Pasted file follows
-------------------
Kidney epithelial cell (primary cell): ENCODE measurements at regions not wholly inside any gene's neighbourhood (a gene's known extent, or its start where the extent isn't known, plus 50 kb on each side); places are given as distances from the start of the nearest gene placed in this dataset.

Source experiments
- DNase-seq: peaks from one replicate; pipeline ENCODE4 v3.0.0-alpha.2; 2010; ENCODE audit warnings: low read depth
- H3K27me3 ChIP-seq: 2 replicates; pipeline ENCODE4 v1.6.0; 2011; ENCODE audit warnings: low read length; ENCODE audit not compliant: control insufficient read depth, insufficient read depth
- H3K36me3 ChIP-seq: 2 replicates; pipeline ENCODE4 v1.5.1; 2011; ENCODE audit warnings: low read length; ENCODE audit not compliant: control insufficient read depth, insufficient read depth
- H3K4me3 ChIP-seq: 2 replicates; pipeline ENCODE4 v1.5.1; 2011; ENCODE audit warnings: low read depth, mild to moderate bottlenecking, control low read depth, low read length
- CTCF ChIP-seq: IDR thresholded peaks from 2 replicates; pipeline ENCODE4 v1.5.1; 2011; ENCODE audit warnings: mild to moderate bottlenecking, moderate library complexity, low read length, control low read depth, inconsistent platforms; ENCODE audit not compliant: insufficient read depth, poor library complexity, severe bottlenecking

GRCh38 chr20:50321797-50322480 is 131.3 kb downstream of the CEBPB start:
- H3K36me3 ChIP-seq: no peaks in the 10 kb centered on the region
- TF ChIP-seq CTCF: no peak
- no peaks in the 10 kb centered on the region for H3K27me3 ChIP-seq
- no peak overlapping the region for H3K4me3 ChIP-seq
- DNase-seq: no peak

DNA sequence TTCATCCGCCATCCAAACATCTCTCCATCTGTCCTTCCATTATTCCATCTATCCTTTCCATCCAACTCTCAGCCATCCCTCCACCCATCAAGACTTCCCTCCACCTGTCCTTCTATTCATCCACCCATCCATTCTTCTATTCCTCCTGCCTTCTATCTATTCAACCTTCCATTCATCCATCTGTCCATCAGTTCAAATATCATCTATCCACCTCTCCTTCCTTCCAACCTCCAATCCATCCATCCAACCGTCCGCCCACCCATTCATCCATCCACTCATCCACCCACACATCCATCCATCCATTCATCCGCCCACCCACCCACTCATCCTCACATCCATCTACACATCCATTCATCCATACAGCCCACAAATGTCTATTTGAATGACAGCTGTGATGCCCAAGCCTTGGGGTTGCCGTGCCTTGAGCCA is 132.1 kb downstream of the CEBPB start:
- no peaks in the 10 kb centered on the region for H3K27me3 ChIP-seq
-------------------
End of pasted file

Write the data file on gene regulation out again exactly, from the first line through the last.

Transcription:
Kidney epithelial cell (primary cell): ENCODE measurements at regions not wholly inside any gene's neighbourhood (a gene's known extent, or its start where the extent isn't known, plus 50 kb on each side); places are given as distances from the start of the nearest gene placed in this dataset.

Source experiments
- DNase-seq: peaks from one replicate; pipeline ENCODE4 v3.0.0-alpha.2; 2010; ENCODE audit warnings: low read depth
- H3K27me3 ChIP-seq: 2 replicates; pipeline ENCODE4 v1.6.0; 2011; ENCODE audit warnings: low read length; ENCODE audit not compliant: control insufficient read depth, insufficient read depth
- H3K36me3 ChIP-seq: 2 replicates; pipeline ENCODE4 v1.5.1; 2011; ENCODE audit warnings: low read length; ENCODE audit not compliant: control insufficient read depth, insufficient read depth
- H3K4me3 ChIP-seq: 2 replicates; pipeline ENCODE4 v1.5.1; 2011; ENCODE audit warnings: low read depth, mild to moderate bottlenecking, control low read depth, low read length
- CTCF ChIP-seq: IDR thresholded peaks from 2 replicates; pipeline ENCODE4 v1.5.1; 2011; ENCODE audit warnings: mild to moderate bottlenecking, moderate library complexity, low read length, control low read depth, inconsistent platforms; ENCODE audit not compliant: insufficient read depth, poor library complexity, severe bottlenecking

GRCh38 chr20:50321797-50322480 is 131.3 kb downstream of the CEBPB start:
- H3K36me3 ChIP-seq: no peaks in the 10 kb centered on the region
- TF ChIP-seq CTCF: no peak
- no peaks in the 10 kb centered on the region for H3K27me3 ChIP-seq
- no peak overlapping the region for H3K4me3 ChIP-seq
- DNase-seq: no peak

DNA sequence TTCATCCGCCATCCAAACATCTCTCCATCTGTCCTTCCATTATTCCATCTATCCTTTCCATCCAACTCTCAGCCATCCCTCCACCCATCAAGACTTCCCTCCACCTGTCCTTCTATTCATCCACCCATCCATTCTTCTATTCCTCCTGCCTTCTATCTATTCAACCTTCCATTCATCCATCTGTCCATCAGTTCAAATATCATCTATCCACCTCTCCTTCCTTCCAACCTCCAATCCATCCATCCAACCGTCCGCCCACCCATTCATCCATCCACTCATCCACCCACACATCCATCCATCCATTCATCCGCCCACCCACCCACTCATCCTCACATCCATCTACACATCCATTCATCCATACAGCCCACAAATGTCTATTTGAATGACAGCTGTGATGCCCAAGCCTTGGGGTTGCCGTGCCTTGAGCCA is 132.1 kb downstream of the CEBPB start:
- no peaks in the 10 kb centered on the region for H3K27me3 ChIP-seq